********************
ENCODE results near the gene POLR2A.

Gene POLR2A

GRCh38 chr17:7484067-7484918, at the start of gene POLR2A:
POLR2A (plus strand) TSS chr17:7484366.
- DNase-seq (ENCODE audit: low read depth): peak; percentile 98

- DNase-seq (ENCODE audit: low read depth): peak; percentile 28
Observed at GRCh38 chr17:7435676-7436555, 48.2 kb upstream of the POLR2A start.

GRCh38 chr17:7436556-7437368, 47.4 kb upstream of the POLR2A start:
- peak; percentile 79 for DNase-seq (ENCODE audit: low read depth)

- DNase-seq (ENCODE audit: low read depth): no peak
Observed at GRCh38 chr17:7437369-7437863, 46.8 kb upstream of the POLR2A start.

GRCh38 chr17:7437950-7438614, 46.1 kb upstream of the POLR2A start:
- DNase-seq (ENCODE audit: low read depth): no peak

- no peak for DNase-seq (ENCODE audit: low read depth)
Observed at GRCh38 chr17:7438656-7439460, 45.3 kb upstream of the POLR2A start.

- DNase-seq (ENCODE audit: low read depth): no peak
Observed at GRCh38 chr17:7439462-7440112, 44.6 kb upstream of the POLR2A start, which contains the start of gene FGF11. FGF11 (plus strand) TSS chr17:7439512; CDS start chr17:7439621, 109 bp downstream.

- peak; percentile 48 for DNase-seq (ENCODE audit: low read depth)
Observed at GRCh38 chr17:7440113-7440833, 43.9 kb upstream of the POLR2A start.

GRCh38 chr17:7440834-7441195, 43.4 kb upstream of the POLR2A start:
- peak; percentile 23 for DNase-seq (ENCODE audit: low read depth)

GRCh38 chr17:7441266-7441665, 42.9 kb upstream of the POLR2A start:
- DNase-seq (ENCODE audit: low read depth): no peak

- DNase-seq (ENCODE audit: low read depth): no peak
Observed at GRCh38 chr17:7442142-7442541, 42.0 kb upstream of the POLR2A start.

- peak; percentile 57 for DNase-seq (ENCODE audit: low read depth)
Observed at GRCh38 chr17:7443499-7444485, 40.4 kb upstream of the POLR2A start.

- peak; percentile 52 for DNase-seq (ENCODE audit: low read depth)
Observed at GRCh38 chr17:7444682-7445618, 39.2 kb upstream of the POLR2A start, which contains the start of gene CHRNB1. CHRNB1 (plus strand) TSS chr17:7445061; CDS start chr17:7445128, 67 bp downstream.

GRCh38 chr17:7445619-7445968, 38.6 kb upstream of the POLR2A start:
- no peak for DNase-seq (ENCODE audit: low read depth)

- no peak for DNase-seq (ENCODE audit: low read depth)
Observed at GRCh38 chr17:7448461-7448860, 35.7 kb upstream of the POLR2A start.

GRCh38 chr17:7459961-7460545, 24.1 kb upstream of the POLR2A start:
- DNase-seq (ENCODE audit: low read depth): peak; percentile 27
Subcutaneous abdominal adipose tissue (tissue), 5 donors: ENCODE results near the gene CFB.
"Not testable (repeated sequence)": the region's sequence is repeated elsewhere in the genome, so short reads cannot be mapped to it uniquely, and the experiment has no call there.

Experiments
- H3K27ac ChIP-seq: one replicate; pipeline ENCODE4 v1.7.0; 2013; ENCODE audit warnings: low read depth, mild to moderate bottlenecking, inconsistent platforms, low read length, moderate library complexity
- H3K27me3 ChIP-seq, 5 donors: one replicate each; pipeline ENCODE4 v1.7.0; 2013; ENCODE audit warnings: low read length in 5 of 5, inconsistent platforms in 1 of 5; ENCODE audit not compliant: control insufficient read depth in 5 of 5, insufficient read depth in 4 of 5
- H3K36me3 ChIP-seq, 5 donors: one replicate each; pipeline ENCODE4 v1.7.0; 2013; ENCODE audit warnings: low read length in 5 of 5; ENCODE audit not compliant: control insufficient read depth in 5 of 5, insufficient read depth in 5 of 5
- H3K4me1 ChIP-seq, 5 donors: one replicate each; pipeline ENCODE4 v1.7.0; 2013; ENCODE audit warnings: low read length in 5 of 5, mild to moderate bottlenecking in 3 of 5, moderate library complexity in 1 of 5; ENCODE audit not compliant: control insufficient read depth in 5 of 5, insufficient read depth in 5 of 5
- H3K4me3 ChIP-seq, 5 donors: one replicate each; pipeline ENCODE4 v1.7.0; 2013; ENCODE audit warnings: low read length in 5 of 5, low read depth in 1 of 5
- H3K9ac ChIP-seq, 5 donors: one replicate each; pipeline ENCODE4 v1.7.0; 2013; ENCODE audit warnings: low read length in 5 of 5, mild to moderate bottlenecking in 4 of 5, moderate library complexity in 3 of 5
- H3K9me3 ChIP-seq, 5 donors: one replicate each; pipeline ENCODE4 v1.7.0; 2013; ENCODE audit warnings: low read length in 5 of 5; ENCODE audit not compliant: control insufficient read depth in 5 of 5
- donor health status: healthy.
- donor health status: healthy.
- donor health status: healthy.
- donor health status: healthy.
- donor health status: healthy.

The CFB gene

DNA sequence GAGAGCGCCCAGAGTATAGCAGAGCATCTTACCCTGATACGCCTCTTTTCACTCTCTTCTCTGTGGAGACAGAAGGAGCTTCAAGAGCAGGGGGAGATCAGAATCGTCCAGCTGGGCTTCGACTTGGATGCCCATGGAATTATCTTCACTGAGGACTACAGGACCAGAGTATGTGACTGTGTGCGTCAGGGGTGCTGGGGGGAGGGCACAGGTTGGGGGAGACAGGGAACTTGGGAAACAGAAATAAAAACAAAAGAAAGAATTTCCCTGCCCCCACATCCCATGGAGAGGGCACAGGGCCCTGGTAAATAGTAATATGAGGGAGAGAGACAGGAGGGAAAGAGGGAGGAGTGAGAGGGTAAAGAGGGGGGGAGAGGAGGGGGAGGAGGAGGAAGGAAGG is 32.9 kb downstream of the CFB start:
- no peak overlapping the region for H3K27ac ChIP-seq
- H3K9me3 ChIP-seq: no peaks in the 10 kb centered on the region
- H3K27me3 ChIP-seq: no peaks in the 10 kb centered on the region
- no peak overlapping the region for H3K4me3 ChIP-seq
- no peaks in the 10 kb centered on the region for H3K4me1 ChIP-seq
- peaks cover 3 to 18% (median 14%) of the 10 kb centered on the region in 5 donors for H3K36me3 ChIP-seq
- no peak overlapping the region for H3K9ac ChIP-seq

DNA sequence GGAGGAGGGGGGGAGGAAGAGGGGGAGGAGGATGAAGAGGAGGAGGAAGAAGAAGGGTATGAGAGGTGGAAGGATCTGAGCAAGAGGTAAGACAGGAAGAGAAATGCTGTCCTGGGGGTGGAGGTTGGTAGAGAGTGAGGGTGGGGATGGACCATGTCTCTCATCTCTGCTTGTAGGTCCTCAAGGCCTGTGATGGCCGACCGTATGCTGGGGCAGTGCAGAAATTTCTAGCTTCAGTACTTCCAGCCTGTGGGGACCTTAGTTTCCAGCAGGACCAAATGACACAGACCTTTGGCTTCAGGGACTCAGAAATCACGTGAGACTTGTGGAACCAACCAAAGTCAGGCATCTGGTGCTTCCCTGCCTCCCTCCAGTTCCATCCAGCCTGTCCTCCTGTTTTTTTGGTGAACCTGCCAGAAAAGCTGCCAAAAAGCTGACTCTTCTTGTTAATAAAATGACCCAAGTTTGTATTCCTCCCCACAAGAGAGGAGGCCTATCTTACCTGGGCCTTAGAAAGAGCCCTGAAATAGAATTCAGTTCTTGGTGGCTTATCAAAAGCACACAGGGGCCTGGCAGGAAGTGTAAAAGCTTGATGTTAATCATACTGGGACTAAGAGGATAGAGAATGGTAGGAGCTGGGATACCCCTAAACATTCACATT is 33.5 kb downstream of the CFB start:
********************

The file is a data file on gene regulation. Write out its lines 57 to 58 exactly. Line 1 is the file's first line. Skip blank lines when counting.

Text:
- no peaks in the 10 kb centered on the region for H3K4me1 ChIP-seq
- peaks cover 3 to 18% (median 14%) of the 10 kb centered on the region in 5 donors for H3K36me3 ChIP-seq